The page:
George Louis the original Mad Man, a New York American of Greek heritage now in his 80s, goes to the Metropolitan Museum of Art every Sunday to "inspire breakthrough conceptual thinking."
The Met's Classical Greek, Cypriot and Byzantine collections are overwhelming. Visitors from all over the world, from across America enter the Met and the first port of call is Classical Greece, a step up it's the Byzantium, step to the side and its Jewish, then Roman and Egyptian and so on. The African, Asian and Islamic collections are as impressive, but for the purpose of this opinion piece I will emphasize Hellenic culture.
The Met is a global cultural institution that views Hellenic art and culture as bases for the great republic, America and in turn the 'west'. Yet, does the National Gallery of Victoria (NGV) or other equally serious collecting institutions in Australia?
Wealthy Greek patrons fund the Met's collections, like the Jaharis family that funded the Byzantine art. So, where are the wealthy Greek patrons' names at the National Gallery of Victoria, or other cultural institutions in Australia?
Last year the Stamoulis family's Hellenic Museum announced its partnership with the Benaki Museum in Greece, the oldest privately founded museum in Greece. The relationship between Melbourne's Hellenic Museum and the Benaki is natural. Both are private and both seek to promote a diversity of Hellenic art. The challenge facing the Hellenic Museum will be to ensure that more than just Greek Australians view these programs.
The museum also announced it will present the Elliniko Theatro's Socrates Now, an amazing play. Again, who will see this work and why is it not presented in the Malthouse or the Melbourne Theatre Company, or the Arts Centre? Who will see this play? One hopes it's not just Greek Australians. Socrates, his death and his impact, has universal importance.
It is excellent to see wealthy Greek Australians promoting Hellenic culture my criticism is not of the Stamoulis and other families of substance, nor of the Hellenic Museum of Victoria. My question is why isn't that patronage expressed in Australia's mainstream collecting and cultural institutions?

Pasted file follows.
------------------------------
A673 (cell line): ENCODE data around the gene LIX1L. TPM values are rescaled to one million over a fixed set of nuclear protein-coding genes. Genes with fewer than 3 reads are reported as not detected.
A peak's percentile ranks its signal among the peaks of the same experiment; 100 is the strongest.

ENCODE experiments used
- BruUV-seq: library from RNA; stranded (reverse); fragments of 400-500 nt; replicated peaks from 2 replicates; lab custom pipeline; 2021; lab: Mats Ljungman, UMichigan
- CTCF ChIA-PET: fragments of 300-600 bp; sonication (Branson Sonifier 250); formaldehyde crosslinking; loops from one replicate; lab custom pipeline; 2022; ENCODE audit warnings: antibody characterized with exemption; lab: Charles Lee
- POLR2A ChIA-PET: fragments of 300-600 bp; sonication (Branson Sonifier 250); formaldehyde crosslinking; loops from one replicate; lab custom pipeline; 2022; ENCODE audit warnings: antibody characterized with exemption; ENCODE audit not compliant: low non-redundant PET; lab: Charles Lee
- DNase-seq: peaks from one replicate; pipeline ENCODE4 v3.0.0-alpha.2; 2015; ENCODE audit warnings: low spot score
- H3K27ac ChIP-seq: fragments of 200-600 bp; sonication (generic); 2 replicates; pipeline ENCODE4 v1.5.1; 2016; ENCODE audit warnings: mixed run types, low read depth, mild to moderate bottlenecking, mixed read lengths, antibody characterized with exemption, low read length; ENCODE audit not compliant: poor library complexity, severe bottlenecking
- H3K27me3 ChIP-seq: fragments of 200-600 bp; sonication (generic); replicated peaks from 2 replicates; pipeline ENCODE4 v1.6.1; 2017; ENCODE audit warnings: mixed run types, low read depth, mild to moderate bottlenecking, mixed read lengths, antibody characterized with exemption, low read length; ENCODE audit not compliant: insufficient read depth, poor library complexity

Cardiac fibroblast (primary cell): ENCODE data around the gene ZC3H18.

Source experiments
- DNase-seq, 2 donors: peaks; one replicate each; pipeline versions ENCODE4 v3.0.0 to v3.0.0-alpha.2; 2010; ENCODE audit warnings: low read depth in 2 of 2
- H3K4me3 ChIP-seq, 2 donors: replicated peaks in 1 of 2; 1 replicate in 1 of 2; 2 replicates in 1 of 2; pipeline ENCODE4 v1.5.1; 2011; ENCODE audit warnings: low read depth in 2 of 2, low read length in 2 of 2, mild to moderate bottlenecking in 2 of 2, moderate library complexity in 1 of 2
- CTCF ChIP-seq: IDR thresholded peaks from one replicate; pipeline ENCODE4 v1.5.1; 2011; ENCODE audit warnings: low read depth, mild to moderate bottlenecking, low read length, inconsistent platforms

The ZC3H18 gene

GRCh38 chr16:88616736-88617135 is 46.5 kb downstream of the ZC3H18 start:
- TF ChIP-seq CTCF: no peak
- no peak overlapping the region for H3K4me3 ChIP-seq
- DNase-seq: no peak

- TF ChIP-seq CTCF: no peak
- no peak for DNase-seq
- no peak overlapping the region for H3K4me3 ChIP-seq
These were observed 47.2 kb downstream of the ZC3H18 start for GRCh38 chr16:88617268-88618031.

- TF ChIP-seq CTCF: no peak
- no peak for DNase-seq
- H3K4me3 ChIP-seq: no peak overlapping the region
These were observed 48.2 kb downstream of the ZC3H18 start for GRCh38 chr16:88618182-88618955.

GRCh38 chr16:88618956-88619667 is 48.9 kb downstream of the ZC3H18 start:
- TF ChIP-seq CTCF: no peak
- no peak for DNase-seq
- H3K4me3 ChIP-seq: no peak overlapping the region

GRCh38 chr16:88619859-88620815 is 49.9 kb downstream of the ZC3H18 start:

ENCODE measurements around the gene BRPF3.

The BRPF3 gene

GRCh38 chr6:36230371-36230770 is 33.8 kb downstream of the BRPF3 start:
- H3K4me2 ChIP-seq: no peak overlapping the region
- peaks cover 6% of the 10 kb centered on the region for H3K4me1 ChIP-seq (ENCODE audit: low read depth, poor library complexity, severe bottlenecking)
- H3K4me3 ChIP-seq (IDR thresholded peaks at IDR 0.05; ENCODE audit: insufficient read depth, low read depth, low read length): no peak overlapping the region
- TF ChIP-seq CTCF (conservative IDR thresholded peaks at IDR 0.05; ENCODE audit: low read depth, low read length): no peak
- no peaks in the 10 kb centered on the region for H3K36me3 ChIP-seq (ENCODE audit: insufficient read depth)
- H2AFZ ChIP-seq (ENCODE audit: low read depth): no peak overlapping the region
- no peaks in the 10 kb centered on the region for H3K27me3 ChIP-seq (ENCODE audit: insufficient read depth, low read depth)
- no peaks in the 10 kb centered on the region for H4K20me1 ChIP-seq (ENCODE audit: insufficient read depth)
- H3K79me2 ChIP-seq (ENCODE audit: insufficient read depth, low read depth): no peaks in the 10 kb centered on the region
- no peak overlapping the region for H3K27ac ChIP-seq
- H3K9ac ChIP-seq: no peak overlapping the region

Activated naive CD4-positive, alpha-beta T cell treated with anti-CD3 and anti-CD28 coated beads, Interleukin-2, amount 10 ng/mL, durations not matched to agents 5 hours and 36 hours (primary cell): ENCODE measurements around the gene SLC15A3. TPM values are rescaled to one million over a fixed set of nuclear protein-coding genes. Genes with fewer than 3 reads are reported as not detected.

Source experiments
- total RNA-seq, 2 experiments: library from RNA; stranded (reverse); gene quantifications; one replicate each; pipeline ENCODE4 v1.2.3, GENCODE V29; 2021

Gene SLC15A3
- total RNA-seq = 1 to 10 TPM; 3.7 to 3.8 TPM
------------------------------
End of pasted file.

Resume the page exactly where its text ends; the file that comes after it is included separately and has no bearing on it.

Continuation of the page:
Has the Hellenic Museum secured sufficient non-Greek audiences or mainstream media to fill the gap of Hellenic art in mainstream institutions? Or, can it? Clearly these are continuing challenges for this collecting institution.
I believe that government arts funding still see the Hellenic Museum as a community museum. This may change as the new leadership of the Hellenic Museum seems to be more adept at navigating arts and cultural funding.
The first time the Hellenic Museum secured funding from the government it was from its multicultural affairs coffers and it was for a program celebrating the 60 years of Assisted Passage for Greeks to Australia, an ersatz community pop program, which seems to have been thrust onto to museum.
One hopes that the Hellenic Museum is not the apotheosis of a cultural ghetto; a museum for some Greeks, at the edge of the city. Melbourne is one of the world's largest Greek speaking cities and one would assume that more action would have been taken by advocates, community leaders, patrons and politicians of Greek heritage to ensure that the community's ancient and contemporary arts central to this city's cultural and arts life.
I dream of seeing Greek Australian patrons' names emblazoned across the marquee of the National Gallery of Victoria, and other major arts institutions, just like the names of Greek patrons at the Met in New York City.
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